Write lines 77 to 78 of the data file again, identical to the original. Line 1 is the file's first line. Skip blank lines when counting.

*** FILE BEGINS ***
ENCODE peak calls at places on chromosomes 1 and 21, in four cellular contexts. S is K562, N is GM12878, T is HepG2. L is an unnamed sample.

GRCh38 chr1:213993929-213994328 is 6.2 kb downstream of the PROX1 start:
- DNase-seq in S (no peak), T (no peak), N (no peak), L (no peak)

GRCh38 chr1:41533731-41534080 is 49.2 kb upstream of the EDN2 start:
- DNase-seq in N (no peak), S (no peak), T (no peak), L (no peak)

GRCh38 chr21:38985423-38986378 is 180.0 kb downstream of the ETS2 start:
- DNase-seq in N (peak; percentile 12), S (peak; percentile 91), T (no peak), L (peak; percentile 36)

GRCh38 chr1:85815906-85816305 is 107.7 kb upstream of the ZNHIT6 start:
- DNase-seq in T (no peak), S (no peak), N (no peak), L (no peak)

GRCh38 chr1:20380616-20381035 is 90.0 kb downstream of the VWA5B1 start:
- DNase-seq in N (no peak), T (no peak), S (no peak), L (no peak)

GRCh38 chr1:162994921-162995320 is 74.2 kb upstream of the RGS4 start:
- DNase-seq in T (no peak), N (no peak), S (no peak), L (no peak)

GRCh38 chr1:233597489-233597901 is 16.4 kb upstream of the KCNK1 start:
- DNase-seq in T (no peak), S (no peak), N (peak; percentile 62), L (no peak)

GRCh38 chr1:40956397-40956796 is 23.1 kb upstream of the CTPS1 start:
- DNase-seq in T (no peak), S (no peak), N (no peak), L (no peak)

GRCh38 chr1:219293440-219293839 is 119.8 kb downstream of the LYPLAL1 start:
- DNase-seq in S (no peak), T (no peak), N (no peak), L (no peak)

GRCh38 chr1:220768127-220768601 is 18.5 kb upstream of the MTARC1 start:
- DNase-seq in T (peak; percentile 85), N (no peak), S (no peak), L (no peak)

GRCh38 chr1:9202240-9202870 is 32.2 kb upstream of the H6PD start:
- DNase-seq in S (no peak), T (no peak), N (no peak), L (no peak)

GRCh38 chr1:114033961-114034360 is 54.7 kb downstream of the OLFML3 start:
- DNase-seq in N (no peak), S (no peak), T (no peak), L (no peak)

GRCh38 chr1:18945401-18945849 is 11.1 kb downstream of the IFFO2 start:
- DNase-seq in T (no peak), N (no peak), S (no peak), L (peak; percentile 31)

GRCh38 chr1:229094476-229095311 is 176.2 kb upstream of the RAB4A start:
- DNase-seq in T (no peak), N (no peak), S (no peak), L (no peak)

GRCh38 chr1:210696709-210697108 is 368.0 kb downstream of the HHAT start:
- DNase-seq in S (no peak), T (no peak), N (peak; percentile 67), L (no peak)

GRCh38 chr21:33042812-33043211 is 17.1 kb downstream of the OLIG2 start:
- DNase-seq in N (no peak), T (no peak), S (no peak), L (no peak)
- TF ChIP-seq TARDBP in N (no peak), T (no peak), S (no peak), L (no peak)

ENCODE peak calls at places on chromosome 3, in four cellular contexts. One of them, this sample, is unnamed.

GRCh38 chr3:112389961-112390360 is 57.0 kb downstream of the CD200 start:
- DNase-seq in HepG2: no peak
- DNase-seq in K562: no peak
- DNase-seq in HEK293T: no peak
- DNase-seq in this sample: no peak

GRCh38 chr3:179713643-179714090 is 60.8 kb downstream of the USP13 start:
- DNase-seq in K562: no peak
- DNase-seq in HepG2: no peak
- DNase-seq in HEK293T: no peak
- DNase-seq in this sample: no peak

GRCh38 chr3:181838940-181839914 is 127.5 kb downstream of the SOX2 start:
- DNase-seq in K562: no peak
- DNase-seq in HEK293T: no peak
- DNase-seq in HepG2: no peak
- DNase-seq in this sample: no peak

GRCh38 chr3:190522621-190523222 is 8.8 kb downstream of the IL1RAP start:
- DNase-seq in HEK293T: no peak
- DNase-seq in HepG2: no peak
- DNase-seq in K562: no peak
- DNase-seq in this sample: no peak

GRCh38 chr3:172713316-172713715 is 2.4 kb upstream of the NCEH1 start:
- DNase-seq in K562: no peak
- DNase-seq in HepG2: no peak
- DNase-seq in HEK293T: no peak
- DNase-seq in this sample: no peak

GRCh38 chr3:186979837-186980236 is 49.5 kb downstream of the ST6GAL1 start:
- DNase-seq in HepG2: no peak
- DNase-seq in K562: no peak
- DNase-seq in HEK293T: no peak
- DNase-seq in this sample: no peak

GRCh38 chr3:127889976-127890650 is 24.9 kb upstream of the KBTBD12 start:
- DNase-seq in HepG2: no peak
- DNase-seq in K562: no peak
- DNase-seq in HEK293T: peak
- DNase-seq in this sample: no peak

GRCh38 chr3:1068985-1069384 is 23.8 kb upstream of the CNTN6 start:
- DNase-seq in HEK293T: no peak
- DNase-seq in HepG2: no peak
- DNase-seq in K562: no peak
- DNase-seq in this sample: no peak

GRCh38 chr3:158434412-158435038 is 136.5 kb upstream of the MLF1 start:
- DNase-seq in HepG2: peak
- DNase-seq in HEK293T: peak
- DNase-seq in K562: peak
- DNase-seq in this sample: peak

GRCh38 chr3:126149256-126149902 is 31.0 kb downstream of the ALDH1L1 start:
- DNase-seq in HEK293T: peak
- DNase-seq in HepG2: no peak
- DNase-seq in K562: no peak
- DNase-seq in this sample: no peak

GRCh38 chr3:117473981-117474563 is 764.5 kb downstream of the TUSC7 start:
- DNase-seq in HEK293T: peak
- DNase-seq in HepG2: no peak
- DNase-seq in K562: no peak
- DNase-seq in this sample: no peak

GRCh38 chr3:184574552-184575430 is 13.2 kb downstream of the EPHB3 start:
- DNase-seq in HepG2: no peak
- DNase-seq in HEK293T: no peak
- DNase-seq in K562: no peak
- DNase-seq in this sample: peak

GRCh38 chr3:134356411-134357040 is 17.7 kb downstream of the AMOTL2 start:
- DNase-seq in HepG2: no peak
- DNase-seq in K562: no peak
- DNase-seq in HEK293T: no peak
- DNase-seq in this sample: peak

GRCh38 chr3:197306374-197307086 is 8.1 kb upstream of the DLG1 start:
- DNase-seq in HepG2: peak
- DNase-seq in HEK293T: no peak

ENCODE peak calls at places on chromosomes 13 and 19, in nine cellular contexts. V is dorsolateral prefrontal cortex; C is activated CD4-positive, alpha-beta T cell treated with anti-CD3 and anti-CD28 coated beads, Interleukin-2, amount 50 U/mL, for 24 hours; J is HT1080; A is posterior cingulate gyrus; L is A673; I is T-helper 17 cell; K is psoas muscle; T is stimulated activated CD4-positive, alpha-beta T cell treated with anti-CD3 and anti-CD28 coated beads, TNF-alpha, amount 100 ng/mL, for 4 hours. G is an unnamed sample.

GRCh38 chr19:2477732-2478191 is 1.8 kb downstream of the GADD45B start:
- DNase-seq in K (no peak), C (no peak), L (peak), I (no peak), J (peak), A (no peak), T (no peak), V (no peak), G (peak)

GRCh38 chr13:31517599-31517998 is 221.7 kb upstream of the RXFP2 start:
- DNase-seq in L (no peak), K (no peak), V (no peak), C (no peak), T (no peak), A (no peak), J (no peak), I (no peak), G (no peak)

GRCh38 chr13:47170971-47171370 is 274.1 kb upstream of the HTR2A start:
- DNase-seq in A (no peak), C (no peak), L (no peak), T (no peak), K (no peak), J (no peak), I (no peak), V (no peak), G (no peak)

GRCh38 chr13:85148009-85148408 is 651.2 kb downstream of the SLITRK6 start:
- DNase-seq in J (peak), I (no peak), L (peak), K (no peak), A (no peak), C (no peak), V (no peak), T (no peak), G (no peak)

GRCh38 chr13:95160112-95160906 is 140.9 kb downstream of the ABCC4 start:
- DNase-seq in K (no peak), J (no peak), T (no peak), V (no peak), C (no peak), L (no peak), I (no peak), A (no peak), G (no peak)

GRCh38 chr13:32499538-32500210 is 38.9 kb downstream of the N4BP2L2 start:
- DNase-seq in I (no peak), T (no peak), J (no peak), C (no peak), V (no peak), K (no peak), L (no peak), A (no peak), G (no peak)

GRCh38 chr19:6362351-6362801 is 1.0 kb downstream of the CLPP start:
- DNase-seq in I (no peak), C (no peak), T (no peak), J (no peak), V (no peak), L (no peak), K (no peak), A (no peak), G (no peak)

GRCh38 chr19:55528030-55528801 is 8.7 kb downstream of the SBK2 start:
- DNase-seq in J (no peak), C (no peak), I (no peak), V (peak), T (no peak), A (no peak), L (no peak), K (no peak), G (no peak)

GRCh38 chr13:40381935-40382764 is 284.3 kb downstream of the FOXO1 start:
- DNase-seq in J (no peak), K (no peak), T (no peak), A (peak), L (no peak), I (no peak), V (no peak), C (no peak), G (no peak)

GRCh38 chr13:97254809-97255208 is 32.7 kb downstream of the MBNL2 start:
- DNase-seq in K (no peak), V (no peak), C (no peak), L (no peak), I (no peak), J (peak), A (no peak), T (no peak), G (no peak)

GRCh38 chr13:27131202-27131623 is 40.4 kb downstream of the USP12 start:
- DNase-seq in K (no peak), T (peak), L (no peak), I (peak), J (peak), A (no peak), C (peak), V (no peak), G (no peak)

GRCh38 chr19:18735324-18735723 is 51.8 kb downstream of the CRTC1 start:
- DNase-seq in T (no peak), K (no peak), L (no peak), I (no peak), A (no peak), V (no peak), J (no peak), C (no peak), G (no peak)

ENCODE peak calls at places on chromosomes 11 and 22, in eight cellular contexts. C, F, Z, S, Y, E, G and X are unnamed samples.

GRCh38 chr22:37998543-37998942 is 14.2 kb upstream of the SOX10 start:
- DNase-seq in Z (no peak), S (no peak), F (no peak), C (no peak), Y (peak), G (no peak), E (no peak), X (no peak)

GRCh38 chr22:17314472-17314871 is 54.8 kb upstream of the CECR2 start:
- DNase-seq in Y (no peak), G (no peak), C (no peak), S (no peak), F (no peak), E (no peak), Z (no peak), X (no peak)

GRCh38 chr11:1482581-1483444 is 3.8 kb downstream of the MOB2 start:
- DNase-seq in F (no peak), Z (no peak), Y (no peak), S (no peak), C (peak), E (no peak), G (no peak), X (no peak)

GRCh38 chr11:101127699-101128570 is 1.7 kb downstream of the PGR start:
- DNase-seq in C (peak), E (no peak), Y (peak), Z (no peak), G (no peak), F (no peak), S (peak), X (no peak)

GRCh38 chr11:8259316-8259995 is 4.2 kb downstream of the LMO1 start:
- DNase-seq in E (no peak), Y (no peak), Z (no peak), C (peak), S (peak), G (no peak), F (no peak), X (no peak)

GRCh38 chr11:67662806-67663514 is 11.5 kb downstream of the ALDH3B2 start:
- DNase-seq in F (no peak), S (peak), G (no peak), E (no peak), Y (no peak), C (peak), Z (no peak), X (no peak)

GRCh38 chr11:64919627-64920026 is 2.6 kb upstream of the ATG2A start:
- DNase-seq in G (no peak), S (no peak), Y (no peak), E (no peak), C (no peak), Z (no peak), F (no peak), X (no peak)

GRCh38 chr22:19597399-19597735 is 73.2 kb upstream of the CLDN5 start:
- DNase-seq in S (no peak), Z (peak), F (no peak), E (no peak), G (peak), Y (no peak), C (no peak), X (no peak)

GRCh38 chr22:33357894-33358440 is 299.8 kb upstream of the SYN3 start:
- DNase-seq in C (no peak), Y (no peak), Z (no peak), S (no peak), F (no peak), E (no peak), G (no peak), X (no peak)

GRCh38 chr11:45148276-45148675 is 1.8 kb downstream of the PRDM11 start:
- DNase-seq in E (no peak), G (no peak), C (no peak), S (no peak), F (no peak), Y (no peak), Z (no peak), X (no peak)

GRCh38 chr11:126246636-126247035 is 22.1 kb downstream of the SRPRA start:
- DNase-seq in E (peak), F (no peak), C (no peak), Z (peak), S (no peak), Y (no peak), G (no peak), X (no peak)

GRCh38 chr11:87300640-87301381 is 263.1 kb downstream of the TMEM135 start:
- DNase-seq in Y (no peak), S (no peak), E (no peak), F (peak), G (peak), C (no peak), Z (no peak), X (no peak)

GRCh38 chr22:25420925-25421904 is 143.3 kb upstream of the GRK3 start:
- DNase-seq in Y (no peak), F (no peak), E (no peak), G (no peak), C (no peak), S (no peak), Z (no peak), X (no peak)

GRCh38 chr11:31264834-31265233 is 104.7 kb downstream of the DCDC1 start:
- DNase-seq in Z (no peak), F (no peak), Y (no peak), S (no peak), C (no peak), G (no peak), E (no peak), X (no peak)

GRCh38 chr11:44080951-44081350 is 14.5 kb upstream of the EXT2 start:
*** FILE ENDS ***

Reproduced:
- DNase-seq in HepG2: peak
- DNase-seq in HEK293T: peak